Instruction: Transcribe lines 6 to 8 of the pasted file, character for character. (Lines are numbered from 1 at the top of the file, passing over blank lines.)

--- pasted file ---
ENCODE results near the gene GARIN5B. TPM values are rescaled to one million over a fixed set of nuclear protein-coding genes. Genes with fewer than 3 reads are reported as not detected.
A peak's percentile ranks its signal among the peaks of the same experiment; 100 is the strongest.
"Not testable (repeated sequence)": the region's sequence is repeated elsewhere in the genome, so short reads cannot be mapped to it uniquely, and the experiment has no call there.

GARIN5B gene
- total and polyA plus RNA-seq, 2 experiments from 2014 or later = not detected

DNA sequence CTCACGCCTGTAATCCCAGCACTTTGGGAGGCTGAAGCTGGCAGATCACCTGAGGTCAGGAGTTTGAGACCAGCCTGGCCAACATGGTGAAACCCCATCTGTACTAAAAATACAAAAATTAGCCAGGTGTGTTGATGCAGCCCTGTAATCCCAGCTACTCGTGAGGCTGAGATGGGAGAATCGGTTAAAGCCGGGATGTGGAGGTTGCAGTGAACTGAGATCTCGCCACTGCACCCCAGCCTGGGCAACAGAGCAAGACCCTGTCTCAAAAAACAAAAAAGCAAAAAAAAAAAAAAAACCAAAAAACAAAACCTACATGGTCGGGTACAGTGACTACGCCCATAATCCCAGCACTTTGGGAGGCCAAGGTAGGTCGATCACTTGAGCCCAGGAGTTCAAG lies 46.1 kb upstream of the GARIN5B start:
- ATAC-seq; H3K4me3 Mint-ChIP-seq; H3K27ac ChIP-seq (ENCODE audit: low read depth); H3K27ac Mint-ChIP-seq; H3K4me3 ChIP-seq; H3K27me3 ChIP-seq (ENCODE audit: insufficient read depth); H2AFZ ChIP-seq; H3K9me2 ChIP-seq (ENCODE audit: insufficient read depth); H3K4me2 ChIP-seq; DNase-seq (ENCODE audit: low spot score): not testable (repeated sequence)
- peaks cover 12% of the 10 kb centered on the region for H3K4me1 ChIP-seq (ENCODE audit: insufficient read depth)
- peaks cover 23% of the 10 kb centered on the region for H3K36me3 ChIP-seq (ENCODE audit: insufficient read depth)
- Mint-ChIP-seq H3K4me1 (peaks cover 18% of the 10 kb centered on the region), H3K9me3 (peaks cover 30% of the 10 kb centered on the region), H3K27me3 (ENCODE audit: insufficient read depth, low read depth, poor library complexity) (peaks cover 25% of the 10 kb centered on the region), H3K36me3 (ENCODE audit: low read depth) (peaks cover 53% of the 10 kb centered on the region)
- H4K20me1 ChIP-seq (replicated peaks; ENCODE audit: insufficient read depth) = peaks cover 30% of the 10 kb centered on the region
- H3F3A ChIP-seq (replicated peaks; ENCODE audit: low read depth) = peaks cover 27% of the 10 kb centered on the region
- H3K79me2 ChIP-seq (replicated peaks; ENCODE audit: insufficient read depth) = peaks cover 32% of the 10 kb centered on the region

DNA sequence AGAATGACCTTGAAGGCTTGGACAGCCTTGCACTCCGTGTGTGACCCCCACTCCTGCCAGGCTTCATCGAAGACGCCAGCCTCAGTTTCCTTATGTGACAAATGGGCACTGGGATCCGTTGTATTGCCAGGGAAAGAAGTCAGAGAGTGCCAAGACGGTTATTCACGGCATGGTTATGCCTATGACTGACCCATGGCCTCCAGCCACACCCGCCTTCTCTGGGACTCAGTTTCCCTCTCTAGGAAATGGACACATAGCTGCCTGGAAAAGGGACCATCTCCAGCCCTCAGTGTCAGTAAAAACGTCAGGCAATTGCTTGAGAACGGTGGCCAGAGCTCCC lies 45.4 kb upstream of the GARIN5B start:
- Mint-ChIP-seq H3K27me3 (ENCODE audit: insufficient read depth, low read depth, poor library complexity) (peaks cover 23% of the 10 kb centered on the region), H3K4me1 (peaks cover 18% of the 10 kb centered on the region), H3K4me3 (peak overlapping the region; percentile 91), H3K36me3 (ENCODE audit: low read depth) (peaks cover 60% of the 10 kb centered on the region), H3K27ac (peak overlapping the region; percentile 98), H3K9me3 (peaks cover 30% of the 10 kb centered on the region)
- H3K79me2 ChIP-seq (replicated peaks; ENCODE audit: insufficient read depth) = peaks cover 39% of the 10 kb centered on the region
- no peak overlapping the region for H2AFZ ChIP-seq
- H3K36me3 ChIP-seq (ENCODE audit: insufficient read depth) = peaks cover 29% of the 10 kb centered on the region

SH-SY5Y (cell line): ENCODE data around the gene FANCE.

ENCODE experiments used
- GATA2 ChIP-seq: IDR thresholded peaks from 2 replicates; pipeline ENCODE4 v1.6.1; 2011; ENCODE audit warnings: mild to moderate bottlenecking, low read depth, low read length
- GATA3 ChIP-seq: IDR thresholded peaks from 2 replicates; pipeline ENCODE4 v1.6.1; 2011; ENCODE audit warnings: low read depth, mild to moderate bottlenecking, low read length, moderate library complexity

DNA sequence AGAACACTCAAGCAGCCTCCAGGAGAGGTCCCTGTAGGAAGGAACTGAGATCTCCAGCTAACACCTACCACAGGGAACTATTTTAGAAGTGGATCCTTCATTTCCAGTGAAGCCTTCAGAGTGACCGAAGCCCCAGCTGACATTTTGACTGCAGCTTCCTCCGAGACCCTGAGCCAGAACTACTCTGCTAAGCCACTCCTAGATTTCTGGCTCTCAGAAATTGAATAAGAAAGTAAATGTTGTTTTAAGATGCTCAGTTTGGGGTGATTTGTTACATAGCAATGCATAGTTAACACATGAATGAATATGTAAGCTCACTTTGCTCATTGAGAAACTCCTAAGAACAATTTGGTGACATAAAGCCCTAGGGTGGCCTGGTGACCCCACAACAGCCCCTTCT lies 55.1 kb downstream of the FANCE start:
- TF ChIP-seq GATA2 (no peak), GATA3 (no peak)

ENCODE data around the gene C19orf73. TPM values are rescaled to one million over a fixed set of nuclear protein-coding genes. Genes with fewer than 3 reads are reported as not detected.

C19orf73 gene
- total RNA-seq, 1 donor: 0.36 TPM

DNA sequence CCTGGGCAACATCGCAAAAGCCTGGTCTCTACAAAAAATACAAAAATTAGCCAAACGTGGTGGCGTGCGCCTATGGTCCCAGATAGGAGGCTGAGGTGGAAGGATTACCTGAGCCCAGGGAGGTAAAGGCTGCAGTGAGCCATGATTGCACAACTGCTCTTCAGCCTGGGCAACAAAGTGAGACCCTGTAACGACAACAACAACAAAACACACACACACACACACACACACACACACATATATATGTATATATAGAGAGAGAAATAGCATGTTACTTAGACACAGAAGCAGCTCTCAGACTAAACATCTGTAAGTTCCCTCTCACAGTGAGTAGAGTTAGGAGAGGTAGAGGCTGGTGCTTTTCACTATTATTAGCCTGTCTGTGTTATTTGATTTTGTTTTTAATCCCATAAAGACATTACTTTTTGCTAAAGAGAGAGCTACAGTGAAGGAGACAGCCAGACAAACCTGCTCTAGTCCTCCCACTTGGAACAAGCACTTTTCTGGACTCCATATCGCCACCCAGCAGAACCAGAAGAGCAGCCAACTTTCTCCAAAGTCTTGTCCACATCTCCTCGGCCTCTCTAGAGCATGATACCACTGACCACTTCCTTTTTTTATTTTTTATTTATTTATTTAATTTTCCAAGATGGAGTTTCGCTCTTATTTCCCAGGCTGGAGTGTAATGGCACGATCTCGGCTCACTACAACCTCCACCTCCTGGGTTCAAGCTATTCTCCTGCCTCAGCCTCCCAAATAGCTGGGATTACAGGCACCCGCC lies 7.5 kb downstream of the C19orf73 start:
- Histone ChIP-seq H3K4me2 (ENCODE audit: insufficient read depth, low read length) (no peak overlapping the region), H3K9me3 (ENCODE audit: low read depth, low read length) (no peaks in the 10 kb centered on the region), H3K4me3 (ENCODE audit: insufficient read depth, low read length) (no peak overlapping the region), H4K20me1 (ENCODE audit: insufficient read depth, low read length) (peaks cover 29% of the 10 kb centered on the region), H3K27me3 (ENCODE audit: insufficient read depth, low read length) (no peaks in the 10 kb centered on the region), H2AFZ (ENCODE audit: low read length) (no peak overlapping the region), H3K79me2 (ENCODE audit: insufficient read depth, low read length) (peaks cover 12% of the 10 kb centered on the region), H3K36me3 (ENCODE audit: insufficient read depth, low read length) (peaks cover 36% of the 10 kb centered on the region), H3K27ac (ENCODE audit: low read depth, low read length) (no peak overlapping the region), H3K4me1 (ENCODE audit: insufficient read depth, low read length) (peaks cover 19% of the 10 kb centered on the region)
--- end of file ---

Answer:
DNA sequence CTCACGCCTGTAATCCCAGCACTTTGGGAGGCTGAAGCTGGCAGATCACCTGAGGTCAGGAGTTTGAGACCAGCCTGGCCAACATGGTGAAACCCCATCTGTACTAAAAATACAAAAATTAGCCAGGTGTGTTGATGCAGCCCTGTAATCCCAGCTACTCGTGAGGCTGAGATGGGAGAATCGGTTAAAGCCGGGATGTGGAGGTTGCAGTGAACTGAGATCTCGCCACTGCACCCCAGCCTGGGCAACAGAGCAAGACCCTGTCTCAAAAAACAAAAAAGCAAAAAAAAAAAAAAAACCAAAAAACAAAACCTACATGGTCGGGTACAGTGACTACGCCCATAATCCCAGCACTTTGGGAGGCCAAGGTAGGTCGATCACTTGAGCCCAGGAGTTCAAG lies 46.1 kb upstream of the GARIN5B start:
- ATAC-seq; H3K4me3 Mint-ChIP-seq; H3K27ac ChIP-seq (ENCODE audit: low read depth); H3K27ac Mint-ChIP-seq; H3K4me3 ChIP-seq; H3K27me3 ChIP-seq (ENCODE audit: insufficient read depth); H2AFZ ChIP-seq; H3K9me2 ChIP-seq (ENCODE audit: insufficient read depth); H3K4me2 ChIP-seq; DNase-seq (ENCODE audit: low spot score): not testable (repeated sequence)
- peaks cover 12% of the 10 kb centered on the region for H3K4me1 ChIP-seq (ENCODE audit: insufficient read depth)